We throw around a lot of words in meditation practice, one being silence, which is wordless. What exactly is silence? Is it merely absence of noise, or something deeper and richer? I consider myself lucky to have even two minutes of silence a day, when my mind isn’t chattering or commenting or especially judging itself for being so unsilent. The other day I had an experience of silence as a shape, not as “the space between the breaths” or that moment of almost sleep-like blank-mindedness. Rather, I was sitting drinking tea at my multi-use dining table, working on the computer, and I noticed that my thoughts had shifted to the present moment of “is-ness.” The tea was being tea in its cocoa brown cup. The computer’s whirring start up noises had stopped. My thoughts had suspended themselves. Between all the objects in the room were shapes of silence I could feel and touch. I felt exquisitely part of an extra-ordinary reality. I closed my eyes to savor the feeling. This was true silence, not just a moment in meditation, but in the essence of the very material objects in my range of vision.

I wondered if I should turn off the radio playing in a back room; or, if I should ambitiously go out and duplicate this experience in a noisy cafe. Part of me had a hard time hanging out in this silence for more than two minutes. Though the sublime silence filled the air and surrounded all the shapes in the room, my mind couldn’t sustain its presence. It craved sounds of distraction and human activity. I took a few good yogic breaths, but it was too late. The moment had passed. I did become more aware of silence and its shapes over the days to follow. Sometimes the “silent” experiment caught me by surprise, after a thunderstorm when the air was thick with heavenly, heavy silence, on the M79 crosstown bus, in a chilly air-conditioned library, before the start of a movie.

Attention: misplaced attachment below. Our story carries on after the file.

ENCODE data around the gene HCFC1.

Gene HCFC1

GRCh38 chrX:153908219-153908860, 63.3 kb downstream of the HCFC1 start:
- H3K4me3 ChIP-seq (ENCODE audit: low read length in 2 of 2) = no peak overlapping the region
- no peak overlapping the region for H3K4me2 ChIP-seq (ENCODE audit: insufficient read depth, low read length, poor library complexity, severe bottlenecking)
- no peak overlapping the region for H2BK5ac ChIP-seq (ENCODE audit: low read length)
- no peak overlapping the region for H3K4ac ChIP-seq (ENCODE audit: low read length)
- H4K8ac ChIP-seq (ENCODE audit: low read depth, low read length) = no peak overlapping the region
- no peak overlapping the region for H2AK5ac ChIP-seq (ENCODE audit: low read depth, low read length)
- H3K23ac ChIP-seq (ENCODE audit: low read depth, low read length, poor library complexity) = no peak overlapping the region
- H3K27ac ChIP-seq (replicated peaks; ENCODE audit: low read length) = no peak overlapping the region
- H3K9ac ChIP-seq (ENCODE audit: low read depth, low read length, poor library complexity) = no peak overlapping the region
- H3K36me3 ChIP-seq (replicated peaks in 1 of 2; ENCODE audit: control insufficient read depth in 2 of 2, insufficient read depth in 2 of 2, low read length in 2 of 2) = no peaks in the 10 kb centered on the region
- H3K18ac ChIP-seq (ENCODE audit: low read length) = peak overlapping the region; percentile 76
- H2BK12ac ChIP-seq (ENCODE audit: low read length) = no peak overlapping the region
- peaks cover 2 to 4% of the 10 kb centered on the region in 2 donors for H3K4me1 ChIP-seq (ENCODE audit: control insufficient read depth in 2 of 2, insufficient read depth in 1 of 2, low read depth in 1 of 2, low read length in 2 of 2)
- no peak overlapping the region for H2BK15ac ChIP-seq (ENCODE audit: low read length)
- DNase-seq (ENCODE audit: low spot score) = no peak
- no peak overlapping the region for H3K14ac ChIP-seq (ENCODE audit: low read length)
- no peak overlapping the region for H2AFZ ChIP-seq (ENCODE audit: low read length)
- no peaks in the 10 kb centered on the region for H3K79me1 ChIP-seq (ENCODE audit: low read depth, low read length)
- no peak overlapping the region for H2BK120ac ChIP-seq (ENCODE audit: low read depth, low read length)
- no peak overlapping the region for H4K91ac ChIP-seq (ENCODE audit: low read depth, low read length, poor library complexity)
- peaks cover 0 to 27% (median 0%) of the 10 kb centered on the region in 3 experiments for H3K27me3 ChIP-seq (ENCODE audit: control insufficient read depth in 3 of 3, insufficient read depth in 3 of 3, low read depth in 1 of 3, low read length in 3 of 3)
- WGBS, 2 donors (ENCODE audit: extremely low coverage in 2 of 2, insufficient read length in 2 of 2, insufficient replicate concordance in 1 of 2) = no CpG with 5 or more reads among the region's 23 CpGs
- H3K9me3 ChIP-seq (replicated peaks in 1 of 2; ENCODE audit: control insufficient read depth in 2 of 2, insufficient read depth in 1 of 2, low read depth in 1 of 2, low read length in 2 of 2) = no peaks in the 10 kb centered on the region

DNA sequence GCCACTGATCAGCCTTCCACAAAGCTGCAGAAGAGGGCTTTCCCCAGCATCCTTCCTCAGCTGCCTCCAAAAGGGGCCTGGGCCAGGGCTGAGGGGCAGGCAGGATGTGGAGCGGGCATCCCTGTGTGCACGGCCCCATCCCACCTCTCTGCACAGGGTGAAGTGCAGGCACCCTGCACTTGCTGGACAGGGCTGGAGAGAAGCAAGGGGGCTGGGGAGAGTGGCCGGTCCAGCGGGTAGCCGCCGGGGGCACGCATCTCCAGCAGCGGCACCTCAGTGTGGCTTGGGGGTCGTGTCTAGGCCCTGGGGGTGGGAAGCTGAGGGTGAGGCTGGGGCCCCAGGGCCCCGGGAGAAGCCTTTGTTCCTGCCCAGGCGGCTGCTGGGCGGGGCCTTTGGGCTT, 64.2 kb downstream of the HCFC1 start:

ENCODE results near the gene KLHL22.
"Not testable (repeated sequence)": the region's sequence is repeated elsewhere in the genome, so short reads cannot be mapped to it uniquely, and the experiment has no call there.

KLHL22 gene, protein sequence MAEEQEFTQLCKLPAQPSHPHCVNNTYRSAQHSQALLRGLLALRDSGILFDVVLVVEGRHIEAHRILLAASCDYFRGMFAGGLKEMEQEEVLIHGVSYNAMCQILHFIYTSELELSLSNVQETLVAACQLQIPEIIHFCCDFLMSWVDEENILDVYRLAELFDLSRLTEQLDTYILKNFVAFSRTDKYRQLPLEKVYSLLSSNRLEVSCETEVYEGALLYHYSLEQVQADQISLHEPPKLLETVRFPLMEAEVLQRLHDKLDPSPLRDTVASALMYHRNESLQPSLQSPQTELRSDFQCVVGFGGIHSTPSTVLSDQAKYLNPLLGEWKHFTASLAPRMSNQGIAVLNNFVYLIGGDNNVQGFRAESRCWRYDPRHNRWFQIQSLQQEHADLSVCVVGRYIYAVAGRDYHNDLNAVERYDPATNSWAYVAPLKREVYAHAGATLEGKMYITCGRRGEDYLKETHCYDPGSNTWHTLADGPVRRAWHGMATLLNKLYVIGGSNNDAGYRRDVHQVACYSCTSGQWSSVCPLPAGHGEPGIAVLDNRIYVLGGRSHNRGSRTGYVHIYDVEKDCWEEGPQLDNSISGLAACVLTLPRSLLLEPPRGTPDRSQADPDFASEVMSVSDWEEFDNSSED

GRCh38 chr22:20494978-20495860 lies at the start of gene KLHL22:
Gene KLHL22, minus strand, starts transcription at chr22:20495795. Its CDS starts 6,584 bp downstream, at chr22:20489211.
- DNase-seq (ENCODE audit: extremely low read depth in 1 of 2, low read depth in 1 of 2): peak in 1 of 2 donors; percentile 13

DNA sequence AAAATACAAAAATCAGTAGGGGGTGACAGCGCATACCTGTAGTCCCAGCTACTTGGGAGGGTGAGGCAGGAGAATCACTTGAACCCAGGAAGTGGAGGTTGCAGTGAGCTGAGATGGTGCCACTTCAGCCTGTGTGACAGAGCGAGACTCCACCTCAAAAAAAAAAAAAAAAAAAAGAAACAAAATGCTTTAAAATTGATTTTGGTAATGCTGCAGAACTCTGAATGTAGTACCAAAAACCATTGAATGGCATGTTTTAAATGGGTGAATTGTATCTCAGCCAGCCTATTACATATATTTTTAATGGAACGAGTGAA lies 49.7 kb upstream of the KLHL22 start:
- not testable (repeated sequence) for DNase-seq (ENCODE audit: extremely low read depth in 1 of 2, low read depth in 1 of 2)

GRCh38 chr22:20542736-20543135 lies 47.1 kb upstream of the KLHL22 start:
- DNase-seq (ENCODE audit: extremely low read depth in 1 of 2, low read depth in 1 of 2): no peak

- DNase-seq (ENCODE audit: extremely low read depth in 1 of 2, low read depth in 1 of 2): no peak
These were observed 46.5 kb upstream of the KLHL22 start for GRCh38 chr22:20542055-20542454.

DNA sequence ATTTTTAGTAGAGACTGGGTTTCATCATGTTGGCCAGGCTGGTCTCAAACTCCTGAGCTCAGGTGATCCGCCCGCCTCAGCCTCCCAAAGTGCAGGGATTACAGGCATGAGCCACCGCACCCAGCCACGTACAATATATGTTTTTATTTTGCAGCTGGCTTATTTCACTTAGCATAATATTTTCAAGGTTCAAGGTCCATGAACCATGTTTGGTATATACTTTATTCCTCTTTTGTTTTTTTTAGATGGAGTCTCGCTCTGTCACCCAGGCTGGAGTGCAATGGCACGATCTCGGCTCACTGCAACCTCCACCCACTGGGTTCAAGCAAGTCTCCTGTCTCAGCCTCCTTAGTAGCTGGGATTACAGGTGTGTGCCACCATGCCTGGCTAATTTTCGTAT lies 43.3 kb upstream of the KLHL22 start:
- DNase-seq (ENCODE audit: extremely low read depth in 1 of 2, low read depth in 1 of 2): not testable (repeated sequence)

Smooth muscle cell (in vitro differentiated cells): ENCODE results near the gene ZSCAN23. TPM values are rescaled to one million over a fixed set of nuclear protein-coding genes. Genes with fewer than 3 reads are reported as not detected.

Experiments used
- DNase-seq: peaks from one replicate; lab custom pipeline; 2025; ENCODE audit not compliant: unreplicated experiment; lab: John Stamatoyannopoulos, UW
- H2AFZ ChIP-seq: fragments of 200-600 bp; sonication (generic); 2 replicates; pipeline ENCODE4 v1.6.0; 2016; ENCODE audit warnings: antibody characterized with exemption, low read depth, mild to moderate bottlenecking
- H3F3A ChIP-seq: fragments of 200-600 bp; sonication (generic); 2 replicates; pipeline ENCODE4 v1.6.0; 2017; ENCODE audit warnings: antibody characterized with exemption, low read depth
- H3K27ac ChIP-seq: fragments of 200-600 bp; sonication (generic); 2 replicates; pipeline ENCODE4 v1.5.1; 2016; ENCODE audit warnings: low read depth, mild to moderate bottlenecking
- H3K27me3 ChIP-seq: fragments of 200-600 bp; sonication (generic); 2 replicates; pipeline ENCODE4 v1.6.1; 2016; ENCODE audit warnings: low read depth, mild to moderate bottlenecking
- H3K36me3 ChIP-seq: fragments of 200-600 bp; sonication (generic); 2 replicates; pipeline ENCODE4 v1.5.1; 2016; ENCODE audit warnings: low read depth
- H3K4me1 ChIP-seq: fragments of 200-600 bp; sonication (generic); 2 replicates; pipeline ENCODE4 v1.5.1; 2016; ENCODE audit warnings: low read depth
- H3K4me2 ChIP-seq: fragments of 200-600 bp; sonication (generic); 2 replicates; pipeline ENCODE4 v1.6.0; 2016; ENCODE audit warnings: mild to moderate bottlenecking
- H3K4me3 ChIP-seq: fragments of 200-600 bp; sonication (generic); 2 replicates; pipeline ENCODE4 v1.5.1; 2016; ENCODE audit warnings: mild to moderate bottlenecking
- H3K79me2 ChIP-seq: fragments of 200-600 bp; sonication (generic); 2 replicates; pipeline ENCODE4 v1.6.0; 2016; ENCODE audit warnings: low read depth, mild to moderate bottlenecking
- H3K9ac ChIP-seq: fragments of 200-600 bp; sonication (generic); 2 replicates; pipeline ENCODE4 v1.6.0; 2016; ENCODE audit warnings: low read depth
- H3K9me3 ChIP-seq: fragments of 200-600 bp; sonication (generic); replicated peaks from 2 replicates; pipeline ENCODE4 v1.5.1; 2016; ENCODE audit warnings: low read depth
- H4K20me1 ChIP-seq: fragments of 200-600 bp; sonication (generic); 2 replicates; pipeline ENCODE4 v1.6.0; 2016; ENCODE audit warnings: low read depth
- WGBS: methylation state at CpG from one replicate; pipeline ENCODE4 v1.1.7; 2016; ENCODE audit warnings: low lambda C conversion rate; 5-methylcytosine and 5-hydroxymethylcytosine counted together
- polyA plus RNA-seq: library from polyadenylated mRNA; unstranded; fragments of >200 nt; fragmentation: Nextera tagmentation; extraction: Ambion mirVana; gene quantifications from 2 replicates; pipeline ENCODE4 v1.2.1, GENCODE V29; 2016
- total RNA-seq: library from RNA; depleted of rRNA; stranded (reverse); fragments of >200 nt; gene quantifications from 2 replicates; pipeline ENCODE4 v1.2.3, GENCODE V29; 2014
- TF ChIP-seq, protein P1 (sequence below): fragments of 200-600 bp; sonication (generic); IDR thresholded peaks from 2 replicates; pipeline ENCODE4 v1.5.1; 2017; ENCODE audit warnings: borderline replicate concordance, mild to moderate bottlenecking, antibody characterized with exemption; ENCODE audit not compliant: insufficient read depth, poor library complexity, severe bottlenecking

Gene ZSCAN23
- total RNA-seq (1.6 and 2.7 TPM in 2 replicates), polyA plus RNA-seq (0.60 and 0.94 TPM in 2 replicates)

Sometimes having an “aha” experience may not last, but remembrance of an experience uplifts us and shapes our “in-look” and outlook for the better. Contemplate silence for yourself. There’s nothing much to do. It may help to close your eyes and open your ears. Listen deeply. Become absorbed in the “is-ness” of the world of objects and non-objects. See what takes shape.